Cookies on this website

We use cookies to ensure that we give you the best experience on our website. If you click 'Accept all cookies' we'll assume that you are happy to receive all cookies and you won't see this message again. If you click 'Reject all non-essential cookies' only necessary cookies providing core functionality such as security, network management, and accessibility will be enabled. Click 'Find out more' for information on how to change your cookie settings.

BACKGROUND: Vaccines have greatly reduced the burden of infectious disease, ranking in their impact on global health second only after clean water. Most vaccines confer protection by the production of antibodies with binding affinity for the antigen, which is the main effector function of B cells. This results in short term changes in the B cell receptor (BCR) repertoire when an immune response is launched, and long term changes when immunity is conferred. Analysis of antibodies in serum is usually used to evaluate vaccine response, however this is limited and therefore the investigation of the BCR repertoire provides far more detail for the analysis of vaccine response. RESULTS: Here, we introduce a novel Bayesian model to describe the observed distribution of BCR sequences and the pattern of sharing across time and between individuals, with the goal to identify vaccine-specific BCRs. We use data from two studies to assess the model and estimate that we can identify vaccine-specific BCRs with 69% sensitivity. CONCLUSION: Our results demonstrate that statistical modelling can capture patterns associated with vaccine response and identify vaccine specific B cells in a range of different data sets. Additionally, the B cells we identify as vaccine specific show greater levels of sequence similarity than expected, suggesting that there are additional signals of vaccine response, not currently considered, which could improve the identification of vaccine specific B cells.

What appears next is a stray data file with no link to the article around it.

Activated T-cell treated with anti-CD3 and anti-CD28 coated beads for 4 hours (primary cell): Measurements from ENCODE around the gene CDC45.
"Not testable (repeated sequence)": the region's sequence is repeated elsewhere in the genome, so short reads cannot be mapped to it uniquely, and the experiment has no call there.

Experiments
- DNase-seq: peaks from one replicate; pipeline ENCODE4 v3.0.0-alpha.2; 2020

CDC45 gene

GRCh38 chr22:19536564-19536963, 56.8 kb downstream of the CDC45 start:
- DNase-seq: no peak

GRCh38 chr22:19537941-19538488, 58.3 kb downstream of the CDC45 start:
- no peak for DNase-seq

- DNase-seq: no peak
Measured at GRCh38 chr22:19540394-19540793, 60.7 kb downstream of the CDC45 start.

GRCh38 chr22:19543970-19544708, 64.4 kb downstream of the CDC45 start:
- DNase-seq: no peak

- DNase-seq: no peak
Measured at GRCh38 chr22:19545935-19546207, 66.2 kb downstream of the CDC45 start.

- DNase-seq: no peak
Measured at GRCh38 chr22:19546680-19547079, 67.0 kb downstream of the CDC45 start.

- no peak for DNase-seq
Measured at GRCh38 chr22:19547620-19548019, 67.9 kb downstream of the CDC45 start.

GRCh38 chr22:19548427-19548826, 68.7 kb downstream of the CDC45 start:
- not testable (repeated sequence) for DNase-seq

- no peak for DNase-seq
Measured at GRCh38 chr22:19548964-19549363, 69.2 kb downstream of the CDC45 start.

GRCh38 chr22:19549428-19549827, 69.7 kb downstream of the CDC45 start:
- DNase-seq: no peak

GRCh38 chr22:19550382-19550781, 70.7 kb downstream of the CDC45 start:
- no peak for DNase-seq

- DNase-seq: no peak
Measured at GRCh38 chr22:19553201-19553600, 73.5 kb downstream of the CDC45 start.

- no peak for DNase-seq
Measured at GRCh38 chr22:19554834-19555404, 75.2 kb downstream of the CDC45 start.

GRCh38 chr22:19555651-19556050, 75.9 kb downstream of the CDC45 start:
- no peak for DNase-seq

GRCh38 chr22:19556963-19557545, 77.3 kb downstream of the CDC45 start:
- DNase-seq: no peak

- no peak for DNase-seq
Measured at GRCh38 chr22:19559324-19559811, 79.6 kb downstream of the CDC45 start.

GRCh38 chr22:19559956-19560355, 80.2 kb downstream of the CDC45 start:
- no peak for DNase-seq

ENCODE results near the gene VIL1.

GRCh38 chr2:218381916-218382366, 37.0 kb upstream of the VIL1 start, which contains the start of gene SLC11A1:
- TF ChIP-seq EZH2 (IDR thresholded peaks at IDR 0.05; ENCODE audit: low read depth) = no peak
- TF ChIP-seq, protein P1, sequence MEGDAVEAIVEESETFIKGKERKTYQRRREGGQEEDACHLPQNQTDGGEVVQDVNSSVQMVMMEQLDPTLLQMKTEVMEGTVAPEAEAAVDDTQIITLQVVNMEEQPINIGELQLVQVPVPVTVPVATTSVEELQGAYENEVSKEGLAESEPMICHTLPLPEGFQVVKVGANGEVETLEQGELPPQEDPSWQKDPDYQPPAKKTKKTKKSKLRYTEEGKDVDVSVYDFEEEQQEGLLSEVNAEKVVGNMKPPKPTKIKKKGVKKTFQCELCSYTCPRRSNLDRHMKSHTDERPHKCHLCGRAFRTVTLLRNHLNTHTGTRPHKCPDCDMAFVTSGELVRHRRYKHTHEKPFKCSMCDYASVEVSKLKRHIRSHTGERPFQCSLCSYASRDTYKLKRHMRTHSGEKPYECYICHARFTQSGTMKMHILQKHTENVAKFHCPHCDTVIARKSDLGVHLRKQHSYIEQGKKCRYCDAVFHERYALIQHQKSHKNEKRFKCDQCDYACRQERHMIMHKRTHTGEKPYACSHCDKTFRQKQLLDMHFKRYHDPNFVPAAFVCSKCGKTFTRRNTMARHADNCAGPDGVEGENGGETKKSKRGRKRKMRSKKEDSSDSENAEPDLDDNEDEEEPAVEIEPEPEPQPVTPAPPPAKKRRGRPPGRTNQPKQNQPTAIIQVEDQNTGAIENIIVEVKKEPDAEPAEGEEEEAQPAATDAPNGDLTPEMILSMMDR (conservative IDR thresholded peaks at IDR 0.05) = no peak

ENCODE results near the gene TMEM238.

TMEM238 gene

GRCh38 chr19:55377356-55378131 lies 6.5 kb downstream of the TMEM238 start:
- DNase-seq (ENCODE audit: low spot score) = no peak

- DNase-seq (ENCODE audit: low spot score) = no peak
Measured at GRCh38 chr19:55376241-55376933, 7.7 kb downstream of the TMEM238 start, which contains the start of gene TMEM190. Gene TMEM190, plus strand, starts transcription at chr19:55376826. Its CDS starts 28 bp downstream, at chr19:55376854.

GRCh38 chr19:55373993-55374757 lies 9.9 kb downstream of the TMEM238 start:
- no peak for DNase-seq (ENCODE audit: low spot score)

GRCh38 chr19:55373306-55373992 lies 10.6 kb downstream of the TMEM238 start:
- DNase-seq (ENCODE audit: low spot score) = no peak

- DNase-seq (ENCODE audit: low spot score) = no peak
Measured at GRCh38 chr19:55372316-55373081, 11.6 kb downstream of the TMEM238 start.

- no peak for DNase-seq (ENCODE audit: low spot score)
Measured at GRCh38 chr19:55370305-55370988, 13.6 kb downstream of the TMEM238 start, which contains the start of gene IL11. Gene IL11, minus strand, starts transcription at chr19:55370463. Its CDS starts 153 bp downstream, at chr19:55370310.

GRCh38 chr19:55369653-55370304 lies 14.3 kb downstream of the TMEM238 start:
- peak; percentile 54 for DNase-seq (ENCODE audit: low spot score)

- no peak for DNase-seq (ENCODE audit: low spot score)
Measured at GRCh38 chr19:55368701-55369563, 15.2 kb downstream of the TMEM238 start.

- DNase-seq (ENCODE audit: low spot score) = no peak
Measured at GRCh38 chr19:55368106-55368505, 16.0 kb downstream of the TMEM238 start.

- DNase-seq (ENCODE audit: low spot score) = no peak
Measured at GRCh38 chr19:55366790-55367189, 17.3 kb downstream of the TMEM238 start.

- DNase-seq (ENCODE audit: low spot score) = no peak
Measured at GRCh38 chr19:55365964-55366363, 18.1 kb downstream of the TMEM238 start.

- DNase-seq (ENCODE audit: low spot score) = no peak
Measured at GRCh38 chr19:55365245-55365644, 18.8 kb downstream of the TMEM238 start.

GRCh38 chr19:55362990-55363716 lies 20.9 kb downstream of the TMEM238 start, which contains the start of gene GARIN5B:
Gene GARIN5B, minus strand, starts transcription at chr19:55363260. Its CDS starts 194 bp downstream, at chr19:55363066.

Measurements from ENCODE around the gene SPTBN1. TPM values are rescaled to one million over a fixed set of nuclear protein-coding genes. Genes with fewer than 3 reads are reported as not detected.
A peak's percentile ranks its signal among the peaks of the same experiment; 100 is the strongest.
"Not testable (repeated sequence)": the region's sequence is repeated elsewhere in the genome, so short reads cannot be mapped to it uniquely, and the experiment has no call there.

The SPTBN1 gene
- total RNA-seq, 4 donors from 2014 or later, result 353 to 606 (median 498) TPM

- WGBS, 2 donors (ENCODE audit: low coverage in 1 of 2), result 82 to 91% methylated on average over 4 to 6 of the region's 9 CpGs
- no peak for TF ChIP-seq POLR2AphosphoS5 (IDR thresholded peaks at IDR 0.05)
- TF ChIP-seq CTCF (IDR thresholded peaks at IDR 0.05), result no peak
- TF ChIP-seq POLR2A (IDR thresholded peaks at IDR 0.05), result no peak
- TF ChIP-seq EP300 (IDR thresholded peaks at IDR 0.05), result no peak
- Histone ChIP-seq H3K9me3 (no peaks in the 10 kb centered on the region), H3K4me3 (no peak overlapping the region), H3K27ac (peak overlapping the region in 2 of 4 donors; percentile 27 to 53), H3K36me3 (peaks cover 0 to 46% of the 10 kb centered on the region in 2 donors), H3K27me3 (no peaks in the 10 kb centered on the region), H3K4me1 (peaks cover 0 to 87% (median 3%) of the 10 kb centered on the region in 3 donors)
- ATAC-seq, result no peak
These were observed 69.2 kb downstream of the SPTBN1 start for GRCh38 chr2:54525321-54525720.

Original publication




Journal article


BMC Genomics

Publication Date





B cell receptor, High-throughput sequencing, Immune repertoire, Vaccination